87 Hudsons Road, Spotswood (map)
Those of you who've looked at the Melbourne Gastronome Google Map may have noticed (and tut-tutted) that the vast majority places I visit are concentrated around just a few inner-suburban areas. My feeble, mewling excuses for this geographic bias include the following:
- I do not own a car;
- I live in Richmond;
- I work in the city;
- my folks live out Hawthorn way and many of my friends live around Fitzroy, Brunswick and Windsor;
- I do not own a car;
- blah blah blah etc etc etc...
OVER THE WEST GATE, PEOPLE!
Hudsons Road, Spotswood, is practically in the shadow of the West Gate Bridge, and easily accessible by car (first exit off the bridge) or by train (Spotswood station on the Werribee and Williamstown lines). As with Seddon and Yarraville, gentrification of the suburb is already well underway, but the strip still retains a bit of a retro 1950s vibe.
The cafe is operated by chef Andrew Gale (The Station Hotel, Footscray) and his wife Bobby, who I remember from her days working the tables at Auction Rooms. They did the fitout of the site themselves: "The renovation nearly ended our marriage", Bobby said to me with a cheerful grin.
Well, the fitout is cute as a button. I love the way the 1950s mint green ceiling echoes the green tiles on the building's facade, and I love the chandelier and the gorgeous old butchers block that doubles as a newspaper table. The small room was filled with groups in their late twenties, thirties and forties with kids, and two couples in their sixties - refreshingly, not a single skinny-jeaned hipster in sight!
The Duchess serves Auction Rooms' Small Batch specialty coffee, and the lattes we had were made by a barista who knew what he was doing (that's my second latte - a weak one - in the photo below).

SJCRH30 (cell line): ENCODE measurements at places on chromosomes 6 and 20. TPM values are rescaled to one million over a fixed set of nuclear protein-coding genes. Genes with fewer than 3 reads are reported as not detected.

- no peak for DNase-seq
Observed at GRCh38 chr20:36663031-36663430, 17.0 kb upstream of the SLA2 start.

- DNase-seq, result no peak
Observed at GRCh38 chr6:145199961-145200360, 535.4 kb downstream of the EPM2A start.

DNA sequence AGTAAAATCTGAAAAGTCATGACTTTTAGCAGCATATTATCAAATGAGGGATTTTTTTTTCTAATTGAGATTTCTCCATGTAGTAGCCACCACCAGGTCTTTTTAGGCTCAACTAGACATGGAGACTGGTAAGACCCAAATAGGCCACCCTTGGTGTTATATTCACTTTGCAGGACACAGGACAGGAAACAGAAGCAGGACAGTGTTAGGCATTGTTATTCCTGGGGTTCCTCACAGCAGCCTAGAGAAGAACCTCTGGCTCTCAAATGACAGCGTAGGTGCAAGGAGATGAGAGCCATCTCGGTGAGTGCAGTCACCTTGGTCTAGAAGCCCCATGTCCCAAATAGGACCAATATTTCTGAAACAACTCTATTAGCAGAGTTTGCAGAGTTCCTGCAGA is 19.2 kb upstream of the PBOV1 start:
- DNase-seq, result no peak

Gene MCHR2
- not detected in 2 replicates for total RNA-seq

But the menu, oh my gosh, the menu. It's crammed full of all sorts of interesting dishes, many of them with noticeably English ingredients. House-made black pudding. Scotch woodcock with Gentlemen's Relish. English Stilton. Bacon dry cured in the English manner. Five grain porridge with poached pears and whisky syrup. I loved some of the names of the dishes too: 'Oat' Cuisine, Breakfast of Champignons. Heh heh.
I was hoping b-f-K would go for the sauteed potato with globe artichoke, creamy goat curd and roasted chestnut ($13.50) or the Fruit of the Forage (Mt Macedon wild mushrooms with soft semolina, crispy double smoked pork neck and poached egg, $16.50), but instead she went with the special. It was a trumpeter fillet served with a Welsh rarebit and a beautifully bulbous poached Green egg. She loved it.
And me? My EOFY-party hangover and I were immediately drawn to the English style gammon ($17.50), as the menu promised smoked pork neck and pickled pork rump, pan-fried and served with fried eggs and meat juices on toast. Awwww yeah, breakfast pork. The best kind! The mouth-watering pork was hearty but not stodgy, and tasted brilliant mixed in with the runny golden yolks.
Those intimidated by the thought of pork juices before noon can rest easy: there are more 'regular' brunch items on the menu too!
I was utterly charmed by the Duchess and intend to pay her another visit very soon: for lots of beautiful photos taken with an infinitely superior camera to mine, check out Espresso Melbourne's equally gushing review.